News Column

Patent Issued for Method of Microbial Profiling of a Sample Using Phenanthridium Derivatives

July 22, 2014



By a News Reporter-Staff News Editor at Life Science Weekly -- Montana State University (Bozeman, MT) has been issued patent number 8771977, according to news reporting originating out of Alexandria, Virginia, by NewsRx editors (see also Montana State University).

The patent's inventors are Nocker, Andreas (Utrecht, NL); Camper, Anne K. (Bozeman, MT).

This patent was filed on May 14, 2012 and was published online on July 8, 2014.

From the background information supplied by the inventors, news correspondents obtained the following quote: "Differentiation of live and dead cells is an important challenge in microbial diagnostics. Metabolic and reproductive activity, and, in the case of pathogenic microorganisms, the potential health risk are limited to the live portion of a mixed microbial population. Four physiological states are distinguished in flow cytometry using fluorescent stains: reproductively viable, metabolically active, intact and permeabilized cells. Depending on the conditions, all stages except the permeabilized cells can have the potential of recovery upon resuscitation and thus have to be considered potentially live.sup.8. Due to the relatively long persistence of DNA after cell death in the range between days to 3 weeks.sup.4,6, DNA-based diagnostics tend to overestimate the number of live cells. DNA extracted from a sample can originate from cells in any of the four mentioned physiological states including the dead permeabilized cells. Detection of the latter, however, is not desired.

"The most important criterion for distinguishing between viable and irreversibly damaged cells is membrane integrity. Sorting out noise derived from membrane-compromised cells helps to assign metabolic activities and health risks to the intact and viable portion of bacterial communities. Live cells with intact membranes are distinguished by their ability to exclude DNA-binding dyes that easily penetrate dead or membrane-compromised cells. This principle is routinely applied for microscopic live-dead discrimination and increasingly in flow-cytometry. The most common membrane-impermeant dye is propidium iodide.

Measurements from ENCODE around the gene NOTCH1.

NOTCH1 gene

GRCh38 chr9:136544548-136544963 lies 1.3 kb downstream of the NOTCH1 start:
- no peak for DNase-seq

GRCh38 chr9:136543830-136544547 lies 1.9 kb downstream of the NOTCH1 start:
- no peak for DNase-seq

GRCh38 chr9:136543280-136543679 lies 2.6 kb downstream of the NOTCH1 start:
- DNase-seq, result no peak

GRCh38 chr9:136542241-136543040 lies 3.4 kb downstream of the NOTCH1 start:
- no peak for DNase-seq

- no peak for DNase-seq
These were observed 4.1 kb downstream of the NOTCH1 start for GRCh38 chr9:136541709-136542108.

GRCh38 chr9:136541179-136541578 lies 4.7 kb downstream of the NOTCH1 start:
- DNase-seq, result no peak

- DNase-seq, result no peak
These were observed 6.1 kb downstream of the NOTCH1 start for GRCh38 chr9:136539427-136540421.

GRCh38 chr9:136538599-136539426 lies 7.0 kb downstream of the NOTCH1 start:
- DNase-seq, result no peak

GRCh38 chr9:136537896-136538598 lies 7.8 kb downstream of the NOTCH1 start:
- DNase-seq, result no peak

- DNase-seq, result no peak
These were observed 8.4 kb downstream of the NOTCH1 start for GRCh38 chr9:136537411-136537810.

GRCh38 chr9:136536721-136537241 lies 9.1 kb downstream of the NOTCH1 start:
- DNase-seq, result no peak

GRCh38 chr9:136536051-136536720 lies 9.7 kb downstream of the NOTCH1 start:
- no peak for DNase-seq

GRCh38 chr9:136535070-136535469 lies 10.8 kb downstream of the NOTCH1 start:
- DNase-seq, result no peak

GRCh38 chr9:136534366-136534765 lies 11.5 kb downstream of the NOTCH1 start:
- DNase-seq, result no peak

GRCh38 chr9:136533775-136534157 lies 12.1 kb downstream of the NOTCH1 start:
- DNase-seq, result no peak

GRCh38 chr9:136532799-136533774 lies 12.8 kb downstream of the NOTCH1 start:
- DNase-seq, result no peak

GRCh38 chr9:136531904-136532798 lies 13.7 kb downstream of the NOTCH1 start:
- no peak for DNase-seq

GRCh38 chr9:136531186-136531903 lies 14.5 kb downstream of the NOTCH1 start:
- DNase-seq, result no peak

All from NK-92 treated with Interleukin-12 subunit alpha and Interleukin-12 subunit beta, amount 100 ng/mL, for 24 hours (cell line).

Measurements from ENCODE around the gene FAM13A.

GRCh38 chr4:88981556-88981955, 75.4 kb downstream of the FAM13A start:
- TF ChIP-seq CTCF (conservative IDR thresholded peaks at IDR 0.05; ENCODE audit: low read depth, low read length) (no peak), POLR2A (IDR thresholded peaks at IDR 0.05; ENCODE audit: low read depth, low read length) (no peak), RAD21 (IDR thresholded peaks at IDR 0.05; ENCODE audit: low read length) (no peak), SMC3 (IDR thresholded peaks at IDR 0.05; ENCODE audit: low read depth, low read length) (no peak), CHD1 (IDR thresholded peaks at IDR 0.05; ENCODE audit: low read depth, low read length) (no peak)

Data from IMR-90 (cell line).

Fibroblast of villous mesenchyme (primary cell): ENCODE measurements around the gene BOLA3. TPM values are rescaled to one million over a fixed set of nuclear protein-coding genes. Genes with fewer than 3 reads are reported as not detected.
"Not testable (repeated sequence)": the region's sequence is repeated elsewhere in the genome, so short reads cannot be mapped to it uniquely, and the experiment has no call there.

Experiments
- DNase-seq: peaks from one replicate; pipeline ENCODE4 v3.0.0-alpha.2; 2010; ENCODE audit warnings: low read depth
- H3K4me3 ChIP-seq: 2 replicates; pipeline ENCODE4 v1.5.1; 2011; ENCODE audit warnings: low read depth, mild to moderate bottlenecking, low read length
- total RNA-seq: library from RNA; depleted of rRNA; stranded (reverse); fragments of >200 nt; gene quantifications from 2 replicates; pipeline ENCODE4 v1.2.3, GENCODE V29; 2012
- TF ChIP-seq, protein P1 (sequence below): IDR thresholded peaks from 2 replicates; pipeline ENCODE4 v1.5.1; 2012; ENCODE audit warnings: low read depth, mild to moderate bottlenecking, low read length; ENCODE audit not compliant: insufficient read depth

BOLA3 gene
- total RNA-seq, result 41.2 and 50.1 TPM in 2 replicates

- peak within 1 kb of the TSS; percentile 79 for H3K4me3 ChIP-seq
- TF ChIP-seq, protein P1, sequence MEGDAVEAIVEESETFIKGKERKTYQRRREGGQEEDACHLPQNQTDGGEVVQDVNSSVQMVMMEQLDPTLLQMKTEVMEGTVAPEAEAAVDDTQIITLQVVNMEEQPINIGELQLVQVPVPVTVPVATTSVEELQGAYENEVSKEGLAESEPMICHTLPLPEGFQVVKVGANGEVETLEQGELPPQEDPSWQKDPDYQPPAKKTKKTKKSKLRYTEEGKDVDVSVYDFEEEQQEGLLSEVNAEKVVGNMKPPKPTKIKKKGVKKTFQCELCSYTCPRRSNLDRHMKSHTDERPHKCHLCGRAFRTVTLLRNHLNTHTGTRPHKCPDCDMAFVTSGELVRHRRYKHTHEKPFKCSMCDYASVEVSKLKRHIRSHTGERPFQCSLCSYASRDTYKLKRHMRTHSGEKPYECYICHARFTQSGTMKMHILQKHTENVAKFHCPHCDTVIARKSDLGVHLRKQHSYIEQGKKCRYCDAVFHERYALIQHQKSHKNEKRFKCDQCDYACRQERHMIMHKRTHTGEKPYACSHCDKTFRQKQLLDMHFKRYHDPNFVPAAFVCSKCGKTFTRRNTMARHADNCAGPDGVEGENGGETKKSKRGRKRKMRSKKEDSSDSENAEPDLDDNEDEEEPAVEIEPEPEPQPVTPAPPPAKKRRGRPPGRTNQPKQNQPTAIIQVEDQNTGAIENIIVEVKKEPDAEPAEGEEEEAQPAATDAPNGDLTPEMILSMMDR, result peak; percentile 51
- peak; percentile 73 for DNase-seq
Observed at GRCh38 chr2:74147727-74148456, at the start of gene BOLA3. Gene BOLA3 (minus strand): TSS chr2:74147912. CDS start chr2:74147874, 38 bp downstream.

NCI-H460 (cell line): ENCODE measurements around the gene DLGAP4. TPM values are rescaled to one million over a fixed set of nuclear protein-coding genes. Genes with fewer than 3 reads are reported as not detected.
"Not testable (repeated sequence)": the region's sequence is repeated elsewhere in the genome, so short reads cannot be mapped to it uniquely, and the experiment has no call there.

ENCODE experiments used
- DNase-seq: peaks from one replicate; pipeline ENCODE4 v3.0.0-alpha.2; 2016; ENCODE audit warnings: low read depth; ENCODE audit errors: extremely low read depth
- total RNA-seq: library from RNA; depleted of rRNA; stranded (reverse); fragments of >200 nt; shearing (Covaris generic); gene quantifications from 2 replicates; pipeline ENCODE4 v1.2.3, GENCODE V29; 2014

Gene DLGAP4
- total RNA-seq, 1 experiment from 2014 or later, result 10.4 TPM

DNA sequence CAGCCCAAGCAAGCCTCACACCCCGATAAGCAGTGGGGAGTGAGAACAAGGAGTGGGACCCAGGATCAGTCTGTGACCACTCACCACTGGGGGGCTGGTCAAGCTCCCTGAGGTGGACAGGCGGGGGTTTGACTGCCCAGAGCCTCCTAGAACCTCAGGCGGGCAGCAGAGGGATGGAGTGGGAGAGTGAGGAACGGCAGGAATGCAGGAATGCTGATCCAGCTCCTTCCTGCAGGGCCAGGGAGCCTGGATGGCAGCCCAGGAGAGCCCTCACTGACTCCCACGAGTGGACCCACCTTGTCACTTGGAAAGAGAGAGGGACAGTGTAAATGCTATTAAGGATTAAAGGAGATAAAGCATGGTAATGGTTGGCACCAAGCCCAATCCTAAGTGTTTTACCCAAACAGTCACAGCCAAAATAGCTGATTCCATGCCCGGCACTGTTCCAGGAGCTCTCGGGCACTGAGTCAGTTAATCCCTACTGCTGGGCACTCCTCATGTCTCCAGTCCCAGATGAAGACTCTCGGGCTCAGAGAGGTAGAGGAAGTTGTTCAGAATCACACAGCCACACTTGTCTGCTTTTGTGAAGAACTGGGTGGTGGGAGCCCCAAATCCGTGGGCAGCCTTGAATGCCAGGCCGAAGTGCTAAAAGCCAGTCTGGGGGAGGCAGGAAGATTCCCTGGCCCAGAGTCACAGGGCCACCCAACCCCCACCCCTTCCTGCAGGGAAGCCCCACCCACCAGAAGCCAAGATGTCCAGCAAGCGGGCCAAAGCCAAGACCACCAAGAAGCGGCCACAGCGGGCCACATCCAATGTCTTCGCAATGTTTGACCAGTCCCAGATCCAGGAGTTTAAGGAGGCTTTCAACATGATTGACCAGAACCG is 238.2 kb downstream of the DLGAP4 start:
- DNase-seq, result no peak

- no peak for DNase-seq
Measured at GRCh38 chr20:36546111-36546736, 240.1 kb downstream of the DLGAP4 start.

"In the last few years, EMA-PCR was reported to be an easy-to-use alternative to microscopic or flow-cytometric distinction between live and dead cells.sup.11,13,14. This diagnostic DNA-based method combines the use of a live-dead discriminating dye with the speed and sensitivity of real-time PCR. Ethidium monoazide (EMA) is a DNA-intercalating dye with the azide group allowing covalent binding of the chemical to DNA upon exposure to bright visible light (maximum absorbance at 460 nm). Cells are exposed to EMA for 5 minutes allowing the dye to penetrate dead cells with compromised cell walls/membranes and to bind to their DNA. Photolysis of EMA using bright visible light produces a nitrene that can form a covalent link to DNA and other molecules.sup.1,2. Photo-induced cross-linking was reported to inhibit PCR amplification of DNA from dead cells. In a recent publication it could be shown that EMA-crosslinking to DNA actually rendered the DNA insoluble and led to its loss together with cells debris during genomic DNA extraction.sup.10. The unbound EMA, which remains free in solution, is simultaneously inactivated by reacting with water molecules.sup.2. The resulting hydroxylamine is no longer capable of covalently binding to DNA.sup.5. DNA from viable cells, protected from reactive EMA before light-exposure by an intact cell membrane/cell wall, is therefore not affected by the inactivated EMA after cell lysis. EMA treatment of bacterial cultures comprised of a mixture of viable and dead cells thus leads to selective removal of DNA from dead cells. The species tested were E. coli 0157:H7.sup.11, Salmonella typhimurium.sup.11, Listeria monocytogenes.sup.11,13,14 and Campylobacter jejuni.sup.13. These studies did not examine, however, the selective loss of DNA from dead cells.